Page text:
Words and Other Materials: Fascist-Era Italian Architecture and its Historiography
Please join us April 23rd at 5:00 p.m in the Ahmadieh Family Lecture Hall (Smith Warehouse, Bay 4) for the talk, "Words and Other Materials: Fascist-Era Italian Architecture and Its Historiography," given by Mia Fuller (University of California at Berkeley and National Humanities Center).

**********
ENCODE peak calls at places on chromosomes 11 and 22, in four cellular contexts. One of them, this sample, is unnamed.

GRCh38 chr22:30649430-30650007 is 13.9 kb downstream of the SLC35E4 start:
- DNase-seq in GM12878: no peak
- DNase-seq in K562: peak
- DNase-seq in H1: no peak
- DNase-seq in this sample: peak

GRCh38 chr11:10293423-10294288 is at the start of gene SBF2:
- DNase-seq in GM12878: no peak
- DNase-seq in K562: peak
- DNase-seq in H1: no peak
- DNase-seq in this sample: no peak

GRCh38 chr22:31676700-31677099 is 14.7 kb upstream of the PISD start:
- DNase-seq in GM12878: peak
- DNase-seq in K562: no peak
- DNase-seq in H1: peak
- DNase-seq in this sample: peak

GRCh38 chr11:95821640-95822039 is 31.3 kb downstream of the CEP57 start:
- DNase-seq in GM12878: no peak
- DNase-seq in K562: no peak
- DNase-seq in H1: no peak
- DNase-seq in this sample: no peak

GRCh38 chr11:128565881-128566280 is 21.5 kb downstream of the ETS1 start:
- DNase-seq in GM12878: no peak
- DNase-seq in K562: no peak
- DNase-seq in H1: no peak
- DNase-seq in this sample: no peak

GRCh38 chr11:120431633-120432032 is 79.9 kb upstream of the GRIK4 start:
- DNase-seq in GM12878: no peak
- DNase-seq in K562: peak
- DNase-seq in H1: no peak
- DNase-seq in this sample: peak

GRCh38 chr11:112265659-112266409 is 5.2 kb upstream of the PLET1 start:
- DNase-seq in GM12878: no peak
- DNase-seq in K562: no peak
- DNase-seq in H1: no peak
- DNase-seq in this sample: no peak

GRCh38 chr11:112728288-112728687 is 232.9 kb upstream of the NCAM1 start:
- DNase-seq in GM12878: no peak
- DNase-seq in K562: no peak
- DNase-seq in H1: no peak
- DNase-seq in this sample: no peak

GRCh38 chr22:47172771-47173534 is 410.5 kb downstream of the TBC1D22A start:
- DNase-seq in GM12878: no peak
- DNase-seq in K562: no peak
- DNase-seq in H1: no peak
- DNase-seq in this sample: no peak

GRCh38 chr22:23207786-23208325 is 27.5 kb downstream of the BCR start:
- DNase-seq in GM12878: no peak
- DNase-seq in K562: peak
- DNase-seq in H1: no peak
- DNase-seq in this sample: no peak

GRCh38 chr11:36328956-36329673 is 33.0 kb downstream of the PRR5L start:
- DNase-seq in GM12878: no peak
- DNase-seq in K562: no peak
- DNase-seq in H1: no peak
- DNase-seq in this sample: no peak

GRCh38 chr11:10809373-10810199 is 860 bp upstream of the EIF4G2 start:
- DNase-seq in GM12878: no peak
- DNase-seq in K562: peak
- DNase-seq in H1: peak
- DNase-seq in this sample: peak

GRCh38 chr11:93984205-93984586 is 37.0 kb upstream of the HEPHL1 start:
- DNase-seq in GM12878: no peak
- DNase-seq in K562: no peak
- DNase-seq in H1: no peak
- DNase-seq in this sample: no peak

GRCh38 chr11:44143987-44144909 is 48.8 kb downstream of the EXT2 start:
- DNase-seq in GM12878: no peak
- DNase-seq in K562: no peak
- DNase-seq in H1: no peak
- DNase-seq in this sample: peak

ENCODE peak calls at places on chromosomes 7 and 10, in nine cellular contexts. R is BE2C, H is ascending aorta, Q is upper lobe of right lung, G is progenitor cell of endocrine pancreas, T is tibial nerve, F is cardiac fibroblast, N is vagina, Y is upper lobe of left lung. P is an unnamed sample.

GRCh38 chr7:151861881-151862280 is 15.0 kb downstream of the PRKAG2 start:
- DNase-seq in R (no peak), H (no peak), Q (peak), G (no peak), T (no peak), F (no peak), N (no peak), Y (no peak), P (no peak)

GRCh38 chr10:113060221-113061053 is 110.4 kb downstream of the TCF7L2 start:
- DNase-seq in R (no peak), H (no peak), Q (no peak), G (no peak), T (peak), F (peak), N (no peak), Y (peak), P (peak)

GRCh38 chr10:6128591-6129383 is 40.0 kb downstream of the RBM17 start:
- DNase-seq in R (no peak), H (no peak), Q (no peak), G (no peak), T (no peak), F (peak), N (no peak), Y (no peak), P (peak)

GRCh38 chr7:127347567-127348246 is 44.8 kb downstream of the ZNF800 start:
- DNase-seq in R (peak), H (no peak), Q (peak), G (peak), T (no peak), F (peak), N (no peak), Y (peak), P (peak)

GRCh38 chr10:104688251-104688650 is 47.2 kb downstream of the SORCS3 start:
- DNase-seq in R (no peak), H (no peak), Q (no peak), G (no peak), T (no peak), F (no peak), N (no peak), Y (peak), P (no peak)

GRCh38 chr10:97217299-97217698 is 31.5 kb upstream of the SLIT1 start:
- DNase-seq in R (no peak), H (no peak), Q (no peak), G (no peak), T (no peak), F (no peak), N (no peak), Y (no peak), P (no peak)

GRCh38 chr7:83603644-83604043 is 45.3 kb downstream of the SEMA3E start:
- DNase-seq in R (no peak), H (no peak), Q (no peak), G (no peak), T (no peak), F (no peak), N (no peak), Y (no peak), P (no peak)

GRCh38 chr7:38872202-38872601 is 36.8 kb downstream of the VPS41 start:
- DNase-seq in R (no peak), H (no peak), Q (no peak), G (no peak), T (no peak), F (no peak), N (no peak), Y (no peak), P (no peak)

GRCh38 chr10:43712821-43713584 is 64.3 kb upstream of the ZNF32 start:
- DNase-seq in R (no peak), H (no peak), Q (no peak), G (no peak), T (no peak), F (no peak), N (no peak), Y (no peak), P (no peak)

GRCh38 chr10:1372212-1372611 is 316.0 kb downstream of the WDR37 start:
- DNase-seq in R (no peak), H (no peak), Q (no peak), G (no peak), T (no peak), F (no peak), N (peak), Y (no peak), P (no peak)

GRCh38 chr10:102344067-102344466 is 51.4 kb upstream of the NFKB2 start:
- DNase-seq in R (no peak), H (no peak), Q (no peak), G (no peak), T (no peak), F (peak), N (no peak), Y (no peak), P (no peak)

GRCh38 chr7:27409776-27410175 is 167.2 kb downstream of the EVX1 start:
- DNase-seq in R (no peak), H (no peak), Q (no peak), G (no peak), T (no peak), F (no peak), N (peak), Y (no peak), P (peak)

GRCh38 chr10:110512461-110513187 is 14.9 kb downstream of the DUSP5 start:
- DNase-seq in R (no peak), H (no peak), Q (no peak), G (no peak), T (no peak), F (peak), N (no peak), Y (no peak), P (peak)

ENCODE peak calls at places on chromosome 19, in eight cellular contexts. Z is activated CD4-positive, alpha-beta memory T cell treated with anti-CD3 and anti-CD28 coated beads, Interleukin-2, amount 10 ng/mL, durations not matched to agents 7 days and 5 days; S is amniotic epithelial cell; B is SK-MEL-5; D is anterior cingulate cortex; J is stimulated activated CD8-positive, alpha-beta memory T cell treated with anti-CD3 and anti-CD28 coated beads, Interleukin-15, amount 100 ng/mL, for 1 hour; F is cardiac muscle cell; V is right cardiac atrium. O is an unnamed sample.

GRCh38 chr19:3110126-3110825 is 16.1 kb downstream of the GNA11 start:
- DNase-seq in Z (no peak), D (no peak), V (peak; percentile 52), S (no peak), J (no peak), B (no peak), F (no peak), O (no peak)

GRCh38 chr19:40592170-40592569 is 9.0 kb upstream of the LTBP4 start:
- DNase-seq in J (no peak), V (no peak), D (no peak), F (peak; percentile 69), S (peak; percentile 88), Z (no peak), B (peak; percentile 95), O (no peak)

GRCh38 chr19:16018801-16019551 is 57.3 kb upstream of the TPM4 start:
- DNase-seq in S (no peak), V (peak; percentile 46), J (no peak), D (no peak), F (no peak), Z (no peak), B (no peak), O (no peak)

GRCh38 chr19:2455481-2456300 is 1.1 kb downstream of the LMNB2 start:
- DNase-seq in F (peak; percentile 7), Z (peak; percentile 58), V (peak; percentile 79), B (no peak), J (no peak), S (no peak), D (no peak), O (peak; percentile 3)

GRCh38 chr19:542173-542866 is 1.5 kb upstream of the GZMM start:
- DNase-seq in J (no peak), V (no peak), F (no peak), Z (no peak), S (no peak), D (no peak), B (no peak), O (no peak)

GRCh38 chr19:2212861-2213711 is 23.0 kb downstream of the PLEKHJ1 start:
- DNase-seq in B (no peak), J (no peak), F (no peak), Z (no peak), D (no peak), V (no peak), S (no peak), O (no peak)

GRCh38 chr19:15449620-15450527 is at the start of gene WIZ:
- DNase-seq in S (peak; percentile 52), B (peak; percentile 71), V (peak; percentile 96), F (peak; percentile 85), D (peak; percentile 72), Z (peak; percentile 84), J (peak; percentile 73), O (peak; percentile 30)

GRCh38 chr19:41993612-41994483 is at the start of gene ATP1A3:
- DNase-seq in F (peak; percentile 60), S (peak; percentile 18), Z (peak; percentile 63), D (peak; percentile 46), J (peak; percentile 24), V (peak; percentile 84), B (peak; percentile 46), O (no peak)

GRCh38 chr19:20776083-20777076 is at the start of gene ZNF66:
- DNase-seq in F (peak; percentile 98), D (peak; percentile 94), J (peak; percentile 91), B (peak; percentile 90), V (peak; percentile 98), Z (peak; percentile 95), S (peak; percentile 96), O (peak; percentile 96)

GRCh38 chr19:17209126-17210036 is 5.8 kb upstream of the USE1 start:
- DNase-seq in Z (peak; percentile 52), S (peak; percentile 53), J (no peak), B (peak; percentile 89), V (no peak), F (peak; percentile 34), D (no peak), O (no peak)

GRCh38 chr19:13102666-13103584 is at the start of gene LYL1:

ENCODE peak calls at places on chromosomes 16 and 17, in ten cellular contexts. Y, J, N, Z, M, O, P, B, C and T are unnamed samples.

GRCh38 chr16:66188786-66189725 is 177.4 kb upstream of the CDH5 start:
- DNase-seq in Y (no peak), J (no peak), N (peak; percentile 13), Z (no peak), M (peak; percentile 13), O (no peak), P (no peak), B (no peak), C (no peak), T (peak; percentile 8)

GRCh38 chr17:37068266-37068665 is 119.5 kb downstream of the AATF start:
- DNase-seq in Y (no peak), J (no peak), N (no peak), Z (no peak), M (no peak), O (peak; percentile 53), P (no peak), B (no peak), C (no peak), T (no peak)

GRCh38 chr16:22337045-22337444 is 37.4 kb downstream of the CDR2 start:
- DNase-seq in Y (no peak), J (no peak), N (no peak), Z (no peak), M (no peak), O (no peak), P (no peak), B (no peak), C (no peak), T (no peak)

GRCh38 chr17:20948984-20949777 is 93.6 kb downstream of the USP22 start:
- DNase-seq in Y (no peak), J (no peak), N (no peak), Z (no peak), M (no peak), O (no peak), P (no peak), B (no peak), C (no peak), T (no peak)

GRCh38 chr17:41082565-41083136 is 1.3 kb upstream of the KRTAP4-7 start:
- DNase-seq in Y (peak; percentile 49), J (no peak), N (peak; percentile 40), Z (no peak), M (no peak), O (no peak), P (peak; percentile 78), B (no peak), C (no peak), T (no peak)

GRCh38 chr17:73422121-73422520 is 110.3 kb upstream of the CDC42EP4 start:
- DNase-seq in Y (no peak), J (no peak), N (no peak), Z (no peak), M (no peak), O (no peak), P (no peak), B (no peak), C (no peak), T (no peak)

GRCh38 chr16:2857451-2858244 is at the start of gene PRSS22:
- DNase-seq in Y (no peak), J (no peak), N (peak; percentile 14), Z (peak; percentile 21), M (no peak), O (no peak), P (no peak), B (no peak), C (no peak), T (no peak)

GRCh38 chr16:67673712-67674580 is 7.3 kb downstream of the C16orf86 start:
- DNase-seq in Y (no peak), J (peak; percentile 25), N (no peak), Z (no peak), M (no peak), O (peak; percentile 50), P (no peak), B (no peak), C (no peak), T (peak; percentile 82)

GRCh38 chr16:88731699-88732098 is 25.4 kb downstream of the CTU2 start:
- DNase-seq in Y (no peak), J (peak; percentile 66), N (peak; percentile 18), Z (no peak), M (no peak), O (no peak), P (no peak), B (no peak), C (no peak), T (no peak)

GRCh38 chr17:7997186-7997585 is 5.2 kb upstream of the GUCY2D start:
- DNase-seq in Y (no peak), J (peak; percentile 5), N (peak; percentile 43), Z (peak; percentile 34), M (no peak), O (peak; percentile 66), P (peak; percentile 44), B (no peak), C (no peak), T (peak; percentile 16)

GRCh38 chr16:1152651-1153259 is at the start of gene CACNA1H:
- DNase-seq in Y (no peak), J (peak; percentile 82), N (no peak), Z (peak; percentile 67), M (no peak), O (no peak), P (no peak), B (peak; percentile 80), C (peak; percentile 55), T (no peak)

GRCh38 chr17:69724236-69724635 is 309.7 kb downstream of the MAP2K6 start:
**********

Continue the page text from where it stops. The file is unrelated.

Mia Fuller is the author of Moderns Abroad: Architecture, Cities, and Italian Imperialism (International Planning History Society Book Prize Winner), which marked a turning point in discussions of architecture and city planning in the Italian colonies, as well as of Italian colonialism. As suggested by her article titles, including "Preservation and Self-Absorption: Italian Colonisation and the Walled City of Tripoli, Libya," "The Medina and the Islamic City: Colonial Terms and Postcolonial Legacies," and "Mediterraneanism: French and Italian Architects' Designs in 1930s North African Cities," her work brings together a wide range of topics. It generally builds on ethnographic, architectural, and oral-historical study, and focuses on the interplay between place, power, and memory. She is the co-editor of the important collection Italian Colonialism: A Reader. A cultural anthropologist and urban-architectural historian, Mia Fuller is Associate Professor of Italian Studies, faculty member of the Center for Middle Eastern Studies, and director of the Institute of European Studies at the University of California at Berkeley. This year she is a fellow at the National Humanities Center.